The fountain of youth is in the cab of an antique tractor

Some exercise daily, many practice eating a balanced, healthy diet while others swear by eight hours of sleep every night, but for Jim Esbenshade of Colbert, Oklahoma, the secret to staying young is dreaming big and making plans. For him, those plans mostly revolve around antique farm machinery—Massey in particular. Now 74 years old, Esbenshade started collecting when he was 15 growing up in Pennsylvania.

Esbenshade said his father inspired him to collect and even helped start a farm show in 1951 in Kinzers, Pennsylvania, called the Rough and Tumble Antique Tractor Pull.

“We’d been going to tractor shows my whole life,” he said. “That was one of the first tractor shows of that caliber in America.”

Although he collects all brands, Masseys are special to Esbenshade.

“Some people get hung up on just one tractor, to me I love all brands,” he said. “But I enjoy Masseys because no one else fools with them. Growing up, we were Mennonites and there was a person in our church who sold Masseys and they were built better than anything else in his opinion.”

Eventually he migrated to Oklahoma from Pennsylvania in search of affordable land to purchase. He settled in Colbert and raised his family there. While Esbenshade has always been involved in agriculture and still runs a 700-head cow herd, since 1998, one of his main businesses had been grease rendering. He hauls grease from food industry establishments, removes the solids and volatizes the impurities with heat before being resold for use in animal feed, oils and cosmetics.

World-traveling collector

Esbenshade estimated he owns over 500 tractors and still has plans to acquire more. His hobby has taken him to England, Germany, Austria, France, Italy and Australia to purchase pieces and ship them back to the United States.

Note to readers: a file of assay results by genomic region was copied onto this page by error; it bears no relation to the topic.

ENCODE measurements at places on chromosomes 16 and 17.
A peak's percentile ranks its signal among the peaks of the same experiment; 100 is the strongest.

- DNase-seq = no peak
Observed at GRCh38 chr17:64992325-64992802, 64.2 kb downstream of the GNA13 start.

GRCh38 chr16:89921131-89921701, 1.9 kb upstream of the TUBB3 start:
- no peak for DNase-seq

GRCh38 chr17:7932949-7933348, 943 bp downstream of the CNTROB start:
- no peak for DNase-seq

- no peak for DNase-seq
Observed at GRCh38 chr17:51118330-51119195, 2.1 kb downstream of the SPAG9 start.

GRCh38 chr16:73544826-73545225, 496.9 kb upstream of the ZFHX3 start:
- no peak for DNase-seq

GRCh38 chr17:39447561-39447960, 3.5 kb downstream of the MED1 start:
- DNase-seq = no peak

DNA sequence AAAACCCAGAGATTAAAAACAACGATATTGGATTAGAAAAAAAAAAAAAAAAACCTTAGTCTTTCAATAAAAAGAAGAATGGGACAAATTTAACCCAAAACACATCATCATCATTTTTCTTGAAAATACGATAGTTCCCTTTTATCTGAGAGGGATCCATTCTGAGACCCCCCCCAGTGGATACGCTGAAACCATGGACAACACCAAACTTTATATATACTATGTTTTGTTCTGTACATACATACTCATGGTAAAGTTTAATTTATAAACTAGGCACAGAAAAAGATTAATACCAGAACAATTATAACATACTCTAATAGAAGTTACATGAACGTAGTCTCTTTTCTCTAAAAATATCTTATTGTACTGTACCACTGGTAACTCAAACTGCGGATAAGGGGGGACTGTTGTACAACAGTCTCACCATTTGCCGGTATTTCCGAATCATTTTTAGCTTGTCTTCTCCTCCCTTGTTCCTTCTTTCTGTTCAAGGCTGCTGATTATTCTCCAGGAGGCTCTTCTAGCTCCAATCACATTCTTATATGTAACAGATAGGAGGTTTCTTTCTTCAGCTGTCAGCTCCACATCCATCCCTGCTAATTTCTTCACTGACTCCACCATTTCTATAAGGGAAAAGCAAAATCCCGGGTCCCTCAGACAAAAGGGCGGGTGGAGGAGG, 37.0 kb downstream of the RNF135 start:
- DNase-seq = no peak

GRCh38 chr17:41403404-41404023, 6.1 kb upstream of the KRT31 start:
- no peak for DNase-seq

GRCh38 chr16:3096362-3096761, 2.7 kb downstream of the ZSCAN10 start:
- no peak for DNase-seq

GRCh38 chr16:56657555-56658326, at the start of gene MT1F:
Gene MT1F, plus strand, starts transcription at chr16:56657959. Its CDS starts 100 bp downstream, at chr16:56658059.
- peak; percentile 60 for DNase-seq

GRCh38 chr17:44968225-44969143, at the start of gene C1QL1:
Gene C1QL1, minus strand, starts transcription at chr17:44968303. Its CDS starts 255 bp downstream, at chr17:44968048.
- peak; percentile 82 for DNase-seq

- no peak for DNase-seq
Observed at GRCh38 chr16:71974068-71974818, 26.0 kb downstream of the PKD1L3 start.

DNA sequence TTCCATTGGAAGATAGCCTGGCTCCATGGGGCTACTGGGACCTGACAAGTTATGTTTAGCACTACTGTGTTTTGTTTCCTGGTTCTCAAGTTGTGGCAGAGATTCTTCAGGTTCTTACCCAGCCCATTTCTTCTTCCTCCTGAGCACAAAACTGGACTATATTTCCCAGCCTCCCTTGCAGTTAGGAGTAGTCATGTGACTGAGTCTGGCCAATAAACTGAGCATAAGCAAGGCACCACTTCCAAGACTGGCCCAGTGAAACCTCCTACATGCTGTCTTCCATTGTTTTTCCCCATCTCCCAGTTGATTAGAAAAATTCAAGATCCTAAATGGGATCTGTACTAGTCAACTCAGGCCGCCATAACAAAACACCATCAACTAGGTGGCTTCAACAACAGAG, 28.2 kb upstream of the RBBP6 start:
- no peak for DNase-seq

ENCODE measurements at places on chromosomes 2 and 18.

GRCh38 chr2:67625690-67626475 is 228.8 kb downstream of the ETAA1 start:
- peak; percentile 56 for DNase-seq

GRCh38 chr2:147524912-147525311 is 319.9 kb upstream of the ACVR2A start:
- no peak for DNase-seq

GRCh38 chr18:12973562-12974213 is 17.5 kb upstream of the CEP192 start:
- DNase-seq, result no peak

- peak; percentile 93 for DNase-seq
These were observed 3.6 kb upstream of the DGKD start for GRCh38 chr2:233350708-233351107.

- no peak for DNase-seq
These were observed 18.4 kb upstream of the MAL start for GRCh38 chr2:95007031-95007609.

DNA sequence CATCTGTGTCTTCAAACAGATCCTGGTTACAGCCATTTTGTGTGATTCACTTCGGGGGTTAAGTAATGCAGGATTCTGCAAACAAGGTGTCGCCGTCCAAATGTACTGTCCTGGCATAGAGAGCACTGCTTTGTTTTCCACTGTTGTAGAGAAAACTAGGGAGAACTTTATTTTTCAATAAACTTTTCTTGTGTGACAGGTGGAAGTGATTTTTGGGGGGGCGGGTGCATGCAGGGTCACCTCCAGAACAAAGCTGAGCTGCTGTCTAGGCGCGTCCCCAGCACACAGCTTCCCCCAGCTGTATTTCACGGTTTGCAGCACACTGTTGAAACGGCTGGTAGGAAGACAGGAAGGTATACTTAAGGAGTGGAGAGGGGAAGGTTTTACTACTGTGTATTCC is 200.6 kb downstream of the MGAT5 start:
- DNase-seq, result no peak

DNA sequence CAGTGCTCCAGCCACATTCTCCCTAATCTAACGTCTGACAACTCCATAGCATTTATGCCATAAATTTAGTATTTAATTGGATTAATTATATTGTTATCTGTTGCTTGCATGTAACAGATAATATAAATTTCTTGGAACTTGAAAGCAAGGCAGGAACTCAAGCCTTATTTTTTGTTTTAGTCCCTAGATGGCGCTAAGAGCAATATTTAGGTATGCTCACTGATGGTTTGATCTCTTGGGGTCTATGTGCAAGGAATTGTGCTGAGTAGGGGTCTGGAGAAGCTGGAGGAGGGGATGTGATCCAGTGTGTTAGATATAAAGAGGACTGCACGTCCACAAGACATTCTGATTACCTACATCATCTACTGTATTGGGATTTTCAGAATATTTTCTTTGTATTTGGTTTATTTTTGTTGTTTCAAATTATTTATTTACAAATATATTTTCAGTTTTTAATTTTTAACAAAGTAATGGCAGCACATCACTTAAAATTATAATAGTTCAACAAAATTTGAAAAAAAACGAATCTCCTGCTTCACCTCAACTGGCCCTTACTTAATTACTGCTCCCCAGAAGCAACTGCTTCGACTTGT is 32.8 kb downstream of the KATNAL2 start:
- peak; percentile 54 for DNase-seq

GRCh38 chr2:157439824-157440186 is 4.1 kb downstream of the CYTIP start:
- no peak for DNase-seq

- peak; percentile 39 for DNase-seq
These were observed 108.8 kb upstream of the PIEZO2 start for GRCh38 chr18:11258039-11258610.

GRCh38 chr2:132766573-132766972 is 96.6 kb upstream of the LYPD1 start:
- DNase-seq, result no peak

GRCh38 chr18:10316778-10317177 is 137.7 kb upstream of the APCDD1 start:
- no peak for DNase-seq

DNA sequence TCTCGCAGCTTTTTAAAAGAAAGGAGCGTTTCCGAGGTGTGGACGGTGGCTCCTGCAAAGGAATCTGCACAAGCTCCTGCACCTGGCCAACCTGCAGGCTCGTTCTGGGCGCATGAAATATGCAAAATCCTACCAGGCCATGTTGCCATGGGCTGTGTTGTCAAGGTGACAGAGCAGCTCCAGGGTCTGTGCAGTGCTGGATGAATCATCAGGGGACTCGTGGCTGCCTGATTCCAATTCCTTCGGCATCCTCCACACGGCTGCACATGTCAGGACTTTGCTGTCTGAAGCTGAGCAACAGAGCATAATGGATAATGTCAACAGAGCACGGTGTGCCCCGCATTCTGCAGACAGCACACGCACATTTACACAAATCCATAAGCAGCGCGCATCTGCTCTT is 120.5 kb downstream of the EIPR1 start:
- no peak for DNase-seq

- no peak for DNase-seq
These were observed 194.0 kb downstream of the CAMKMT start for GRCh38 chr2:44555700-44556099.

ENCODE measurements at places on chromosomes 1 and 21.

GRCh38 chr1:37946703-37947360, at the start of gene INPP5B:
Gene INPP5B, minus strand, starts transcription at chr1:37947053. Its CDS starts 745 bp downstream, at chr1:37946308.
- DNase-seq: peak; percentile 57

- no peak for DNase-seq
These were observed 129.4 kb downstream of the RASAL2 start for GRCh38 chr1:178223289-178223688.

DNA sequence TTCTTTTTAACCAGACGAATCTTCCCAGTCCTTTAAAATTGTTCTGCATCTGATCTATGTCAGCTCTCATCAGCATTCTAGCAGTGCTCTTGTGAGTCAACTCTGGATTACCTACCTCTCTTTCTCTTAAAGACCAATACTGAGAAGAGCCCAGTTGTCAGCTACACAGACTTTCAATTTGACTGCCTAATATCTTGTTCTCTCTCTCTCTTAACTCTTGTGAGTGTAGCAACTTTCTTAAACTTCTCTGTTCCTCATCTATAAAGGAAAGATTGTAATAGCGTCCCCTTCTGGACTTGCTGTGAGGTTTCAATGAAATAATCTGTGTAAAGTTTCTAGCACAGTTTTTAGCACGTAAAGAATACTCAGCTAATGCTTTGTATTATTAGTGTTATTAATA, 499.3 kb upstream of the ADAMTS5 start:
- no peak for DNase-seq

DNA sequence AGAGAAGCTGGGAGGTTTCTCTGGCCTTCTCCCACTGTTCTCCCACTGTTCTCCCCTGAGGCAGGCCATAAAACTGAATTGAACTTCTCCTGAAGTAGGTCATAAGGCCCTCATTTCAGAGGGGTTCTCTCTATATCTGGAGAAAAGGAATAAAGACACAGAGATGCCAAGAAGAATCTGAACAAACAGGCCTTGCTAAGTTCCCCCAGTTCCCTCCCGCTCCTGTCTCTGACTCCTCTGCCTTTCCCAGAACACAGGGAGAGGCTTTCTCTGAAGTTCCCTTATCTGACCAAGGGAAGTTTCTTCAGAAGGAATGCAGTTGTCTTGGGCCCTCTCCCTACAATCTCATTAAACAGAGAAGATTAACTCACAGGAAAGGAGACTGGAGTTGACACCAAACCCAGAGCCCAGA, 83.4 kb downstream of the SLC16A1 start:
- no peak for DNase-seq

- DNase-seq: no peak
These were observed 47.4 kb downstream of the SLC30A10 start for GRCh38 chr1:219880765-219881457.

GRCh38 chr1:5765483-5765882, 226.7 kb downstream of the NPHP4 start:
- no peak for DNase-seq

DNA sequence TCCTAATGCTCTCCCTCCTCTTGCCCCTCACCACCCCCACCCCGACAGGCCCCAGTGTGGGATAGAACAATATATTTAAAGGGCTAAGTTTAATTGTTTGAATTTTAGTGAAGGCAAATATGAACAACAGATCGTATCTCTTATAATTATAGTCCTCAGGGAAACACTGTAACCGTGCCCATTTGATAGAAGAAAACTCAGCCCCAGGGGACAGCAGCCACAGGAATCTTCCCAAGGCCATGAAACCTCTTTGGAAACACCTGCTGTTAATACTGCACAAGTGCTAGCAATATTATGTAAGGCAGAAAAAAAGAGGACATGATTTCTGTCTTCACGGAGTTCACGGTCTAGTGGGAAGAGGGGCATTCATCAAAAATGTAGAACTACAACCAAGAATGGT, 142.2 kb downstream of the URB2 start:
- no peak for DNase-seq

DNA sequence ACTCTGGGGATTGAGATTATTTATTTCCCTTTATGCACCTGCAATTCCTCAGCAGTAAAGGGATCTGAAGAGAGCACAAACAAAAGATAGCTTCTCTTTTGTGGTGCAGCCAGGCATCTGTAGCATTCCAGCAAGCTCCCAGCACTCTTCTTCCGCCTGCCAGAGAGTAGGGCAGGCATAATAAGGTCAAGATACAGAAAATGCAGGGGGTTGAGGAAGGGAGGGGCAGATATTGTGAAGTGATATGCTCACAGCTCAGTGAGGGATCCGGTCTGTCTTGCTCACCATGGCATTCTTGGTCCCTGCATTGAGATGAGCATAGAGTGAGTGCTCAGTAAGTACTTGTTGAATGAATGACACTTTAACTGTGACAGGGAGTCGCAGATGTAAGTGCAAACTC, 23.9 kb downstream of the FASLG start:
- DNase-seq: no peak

“I have met some of the neatest people in the world through collecting,” he said. “They just have that sparkle in their eye and can be 99-years-old and they still aren’t done. They want to get this tractor or fix something and they’re still dreaming.”

It sounds impossible, but Esbenshade said he has never used the internet to find equipment.

“I’m not into computers, people just call me,” he said. “Word of mouth travels.”

Among Esbenshade’s most treasured pieces are four tractors that his father bought new, including a 1942 Massey-Harris 81, which Esbenshade restored, a 1943 Farmall A, a 1936 Farmall F20 and a 1951 Allis-Chalmers WD.

“To other people they probably wouldn’t be worth much, but they are to me,” he explained.

When asked if there was ever a piece of machinery that he had always wanted, but never gotten the opportunity to purchase Esbenshade was quick to respond.

“I always wanted to buy a Massey-Ferguson sugar cane harvester and I just purchased one and it was just delivered,” he explained. “I traded a John Deere hay cubing machine for it.”

However, Esbenshade is not just a fan of the machines, he also loves history and discovering what the world was like when each piece in his collection was built.

“When I look at a piece of machinery, I want to know what year it was built and what was going on in the country at the time,” he said. “I call it the DNA and I love to match the implement to the tractor to use it for what it was built to do.